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Updated Feb. 2016

Which Chinese?

Cantonese or Mandarin?

Our clients often ask us if they should use Cantonese or Mandarin for their written Chinese documents. Our best answer is usually, “Neither!”

There are many distinct oral Chinese languages such as Mandarin, Cantonese, Shanghaiese, and others. But the writing system is generally ideographic. A Chinese character represents an idea or word, not a sound. That means all literate Chinese speakers can read most Chinese characters, even if their oral language is not the same.

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Traditional or Simplified?

There are two distinct writing systems: traditional and simplified characters.*

  • Mainland China uses simplified characters. This system was introduced after the Communist revolution to help raise China’s literacy.
  • In other countries and regions where Chinese is spoken, like Taiwan, there was no switch to the simplified version, and they still use traditional characters. In Hong Kong, Cantonese and Traditional Chinese were once considered the only way to go. But now, with a greater PRC presence, both politically and commercially, Mandarin and simplified characters are on the rise.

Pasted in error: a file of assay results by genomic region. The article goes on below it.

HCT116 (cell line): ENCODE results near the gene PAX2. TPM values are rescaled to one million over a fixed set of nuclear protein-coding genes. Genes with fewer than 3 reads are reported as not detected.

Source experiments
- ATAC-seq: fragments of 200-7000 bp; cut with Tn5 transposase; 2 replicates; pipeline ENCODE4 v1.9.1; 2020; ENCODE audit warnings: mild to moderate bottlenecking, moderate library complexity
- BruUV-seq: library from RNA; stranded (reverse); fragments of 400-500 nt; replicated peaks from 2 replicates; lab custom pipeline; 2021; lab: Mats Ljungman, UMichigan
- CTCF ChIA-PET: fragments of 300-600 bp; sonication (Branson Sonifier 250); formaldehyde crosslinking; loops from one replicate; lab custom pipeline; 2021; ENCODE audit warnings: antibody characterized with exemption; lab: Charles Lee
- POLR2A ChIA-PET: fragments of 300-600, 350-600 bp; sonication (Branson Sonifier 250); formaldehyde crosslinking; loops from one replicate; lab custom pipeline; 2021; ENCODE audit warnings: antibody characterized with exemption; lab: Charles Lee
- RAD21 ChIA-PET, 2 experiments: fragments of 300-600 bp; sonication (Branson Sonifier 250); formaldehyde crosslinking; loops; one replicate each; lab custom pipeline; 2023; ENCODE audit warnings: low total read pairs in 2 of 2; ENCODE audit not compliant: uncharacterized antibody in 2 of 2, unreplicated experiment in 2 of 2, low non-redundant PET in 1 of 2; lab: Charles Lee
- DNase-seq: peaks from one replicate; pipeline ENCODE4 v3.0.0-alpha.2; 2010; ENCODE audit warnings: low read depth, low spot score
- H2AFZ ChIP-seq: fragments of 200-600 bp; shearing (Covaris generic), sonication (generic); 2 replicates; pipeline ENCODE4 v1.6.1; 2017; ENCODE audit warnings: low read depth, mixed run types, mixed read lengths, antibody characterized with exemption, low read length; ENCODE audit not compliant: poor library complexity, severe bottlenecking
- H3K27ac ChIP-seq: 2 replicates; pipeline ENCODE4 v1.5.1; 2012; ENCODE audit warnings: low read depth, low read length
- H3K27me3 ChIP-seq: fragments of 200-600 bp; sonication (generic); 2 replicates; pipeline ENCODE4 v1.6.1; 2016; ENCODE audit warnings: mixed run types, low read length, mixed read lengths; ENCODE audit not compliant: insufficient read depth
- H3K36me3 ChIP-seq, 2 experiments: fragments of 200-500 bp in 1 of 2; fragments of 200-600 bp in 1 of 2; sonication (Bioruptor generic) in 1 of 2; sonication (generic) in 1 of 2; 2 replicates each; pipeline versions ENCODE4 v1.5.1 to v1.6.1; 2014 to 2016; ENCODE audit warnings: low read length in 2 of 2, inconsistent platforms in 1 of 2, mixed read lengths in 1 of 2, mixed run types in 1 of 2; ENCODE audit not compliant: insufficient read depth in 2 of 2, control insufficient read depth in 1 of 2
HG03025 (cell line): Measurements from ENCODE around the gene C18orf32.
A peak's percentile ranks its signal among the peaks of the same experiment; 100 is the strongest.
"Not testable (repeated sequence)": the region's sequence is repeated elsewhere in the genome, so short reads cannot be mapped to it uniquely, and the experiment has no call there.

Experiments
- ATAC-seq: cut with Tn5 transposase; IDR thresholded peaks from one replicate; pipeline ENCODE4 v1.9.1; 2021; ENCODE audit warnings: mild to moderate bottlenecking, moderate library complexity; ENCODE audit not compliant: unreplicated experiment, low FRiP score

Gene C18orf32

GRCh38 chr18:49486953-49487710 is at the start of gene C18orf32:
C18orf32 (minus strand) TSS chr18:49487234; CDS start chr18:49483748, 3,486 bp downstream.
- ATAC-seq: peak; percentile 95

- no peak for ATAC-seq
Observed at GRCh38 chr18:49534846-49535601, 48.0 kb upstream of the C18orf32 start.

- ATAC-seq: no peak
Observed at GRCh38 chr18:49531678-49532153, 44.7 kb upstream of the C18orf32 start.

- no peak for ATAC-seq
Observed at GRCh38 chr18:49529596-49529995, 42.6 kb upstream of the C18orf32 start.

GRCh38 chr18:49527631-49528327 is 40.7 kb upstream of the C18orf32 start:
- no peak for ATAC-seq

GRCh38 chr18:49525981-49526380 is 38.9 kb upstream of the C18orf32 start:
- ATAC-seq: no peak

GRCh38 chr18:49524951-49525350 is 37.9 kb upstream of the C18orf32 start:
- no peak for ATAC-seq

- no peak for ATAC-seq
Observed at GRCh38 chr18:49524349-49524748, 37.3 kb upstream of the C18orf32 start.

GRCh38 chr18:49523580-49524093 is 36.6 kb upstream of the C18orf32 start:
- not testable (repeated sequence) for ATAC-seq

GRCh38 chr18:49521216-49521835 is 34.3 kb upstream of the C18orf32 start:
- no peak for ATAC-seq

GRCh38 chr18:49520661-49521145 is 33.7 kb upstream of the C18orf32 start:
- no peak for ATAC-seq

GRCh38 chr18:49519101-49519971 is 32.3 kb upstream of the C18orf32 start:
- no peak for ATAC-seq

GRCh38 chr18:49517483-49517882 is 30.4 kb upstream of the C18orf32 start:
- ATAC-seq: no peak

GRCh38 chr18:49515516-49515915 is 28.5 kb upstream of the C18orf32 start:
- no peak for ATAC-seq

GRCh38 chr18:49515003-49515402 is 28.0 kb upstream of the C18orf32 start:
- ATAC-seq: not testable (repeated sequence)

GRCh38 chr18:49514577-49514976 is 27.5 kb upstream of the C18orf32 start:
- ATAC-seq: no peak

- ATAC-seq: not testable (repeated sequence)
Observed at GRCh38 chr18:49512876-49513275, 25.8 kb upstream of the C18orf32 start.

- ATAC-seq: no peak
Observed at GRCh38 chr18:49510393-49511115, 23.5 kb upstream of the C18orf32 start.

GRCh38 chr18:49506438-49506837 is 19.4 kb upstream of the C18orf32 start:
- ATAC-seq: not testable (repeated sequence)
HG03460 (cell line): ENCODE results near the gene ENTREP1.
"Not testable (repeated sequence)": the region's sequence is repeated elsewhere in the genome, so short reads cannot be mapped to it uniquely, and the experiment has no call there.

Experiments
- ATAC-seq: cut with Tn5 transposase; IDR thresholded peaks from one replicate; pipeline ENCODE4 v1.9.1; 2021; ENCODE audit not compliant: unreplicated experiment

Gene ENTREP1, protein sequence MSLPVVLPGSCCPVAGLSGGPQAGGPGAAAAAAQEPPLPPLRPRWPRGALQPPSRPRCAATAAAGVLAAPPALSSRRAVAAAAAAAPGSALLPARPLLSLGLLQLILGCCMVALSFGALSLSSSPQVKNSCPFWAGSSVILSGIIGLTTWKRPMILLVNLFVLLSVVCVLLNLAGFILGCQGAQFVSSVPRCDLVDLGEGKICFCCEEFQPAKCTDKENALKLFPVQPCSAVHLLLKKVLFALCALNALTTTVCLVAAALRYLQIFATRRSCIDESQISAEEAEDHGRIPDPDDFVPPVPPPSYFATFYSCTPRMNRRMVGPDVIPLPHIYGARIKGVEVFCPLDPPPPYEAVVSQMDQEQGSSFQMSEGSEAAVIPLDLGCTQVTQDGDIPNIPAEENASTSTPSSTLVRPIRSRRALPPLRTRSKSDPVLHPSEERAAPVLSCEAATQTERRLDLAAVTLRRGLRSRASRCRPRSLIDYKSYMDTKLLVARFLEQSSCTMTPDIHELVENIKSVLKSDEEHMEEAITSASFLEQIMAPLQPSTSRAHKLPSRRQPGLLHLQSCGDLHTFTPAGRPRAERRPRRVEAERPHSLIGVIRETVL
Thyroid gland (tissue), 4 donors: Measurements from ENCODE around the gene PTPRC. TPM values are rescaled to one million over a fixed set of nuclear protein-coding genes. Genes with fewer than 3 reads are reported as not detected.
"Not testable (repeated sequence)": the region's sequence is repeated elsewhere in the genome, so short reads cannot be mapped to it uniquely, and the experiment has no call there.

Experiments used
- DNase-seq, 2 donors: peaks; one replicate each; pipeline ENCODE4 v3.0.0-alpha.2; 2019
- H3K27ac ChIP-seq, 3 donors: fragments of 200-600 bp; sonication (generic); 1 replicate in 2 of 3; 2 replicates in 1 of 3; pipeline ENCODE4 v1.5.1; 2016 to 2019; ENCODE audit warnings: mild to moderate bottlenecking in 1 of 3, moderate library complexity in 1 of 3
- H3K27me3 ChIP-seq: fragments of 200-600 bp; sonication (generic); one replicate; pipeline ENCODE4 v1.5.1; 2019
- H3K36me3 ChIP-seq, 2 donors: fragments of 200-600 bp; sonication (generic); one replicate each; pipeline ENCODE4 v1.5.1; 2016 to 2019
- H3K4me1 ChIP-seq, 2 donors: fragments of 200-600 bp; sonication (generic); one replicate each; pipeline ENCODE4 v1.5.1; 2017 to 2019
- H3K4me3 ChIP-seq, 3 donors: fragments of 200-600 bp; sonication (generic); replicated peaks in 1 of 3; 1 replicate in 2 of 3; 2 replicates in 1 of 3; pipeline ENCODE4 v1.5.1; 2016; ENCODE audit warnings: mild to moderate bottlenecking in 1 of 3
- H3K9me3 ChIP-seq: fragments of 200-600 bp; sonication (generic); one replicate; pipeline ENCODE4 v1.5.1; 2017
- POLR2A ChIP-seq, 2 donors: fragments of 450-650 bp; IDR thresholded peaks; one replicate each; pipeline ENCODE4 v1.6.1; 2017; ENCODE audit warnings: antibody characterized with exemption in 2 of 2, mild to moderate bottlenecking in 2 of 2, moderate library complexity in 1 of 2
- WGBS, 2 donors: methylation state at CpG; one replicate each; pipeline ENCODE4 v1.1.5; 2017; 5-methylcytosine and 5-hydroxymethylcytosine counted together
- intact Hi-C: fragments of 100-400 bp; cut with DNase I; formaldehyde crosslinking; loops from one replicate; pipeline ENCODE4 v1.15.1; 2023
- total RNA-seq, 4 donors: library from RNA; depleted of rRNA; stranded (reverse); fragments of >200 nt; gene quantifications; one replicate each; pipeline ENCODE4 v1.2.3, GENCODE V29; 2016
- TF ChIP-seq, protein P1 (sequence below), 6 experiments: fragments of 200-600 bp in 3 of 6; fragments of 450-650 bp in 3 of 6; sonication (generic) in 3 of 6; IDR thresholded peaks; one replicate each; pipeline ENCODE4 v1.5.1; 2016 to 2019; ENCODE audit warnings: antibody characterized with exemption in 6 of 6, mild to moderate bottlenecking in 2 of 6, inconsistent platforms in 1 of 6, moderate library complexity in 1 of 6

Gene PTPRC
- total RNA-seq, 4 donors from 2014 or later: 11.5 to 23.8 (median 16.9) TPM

The best characters for your document depend on your audience.

Follow these guidelines:

For Taiwan and Hong Kong, use traditional characters.
中國行

For Mainland China and Singapore, use simplified characters.
中国行

For audio-visual work in the United States, one common approach is to use Mandarin for audio and traditional characters for text display. Here's why: The two major Chinese-language newspapers in the U.S., Sing Tao and The World Journal still use traditional characters. About half of Chinese readers can read traditional characters. Many Mandarin speakers (PRC), especially under 30, may not read traditional characters, but they will understand the Mandarin audio. Conversely, many speakers of other Chinese oral languages (such as Hong Kongers) may not understand the Mandarin, but they will be able to read the traditional characters. This combination would be an ideal match for Taiwanese as they speak Mandarin and write with traditional characters.

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Still not sure?

Just ask us.

*Note: Audio materials do not follow these guidelines. They should be matched to the spoken language of your audience.

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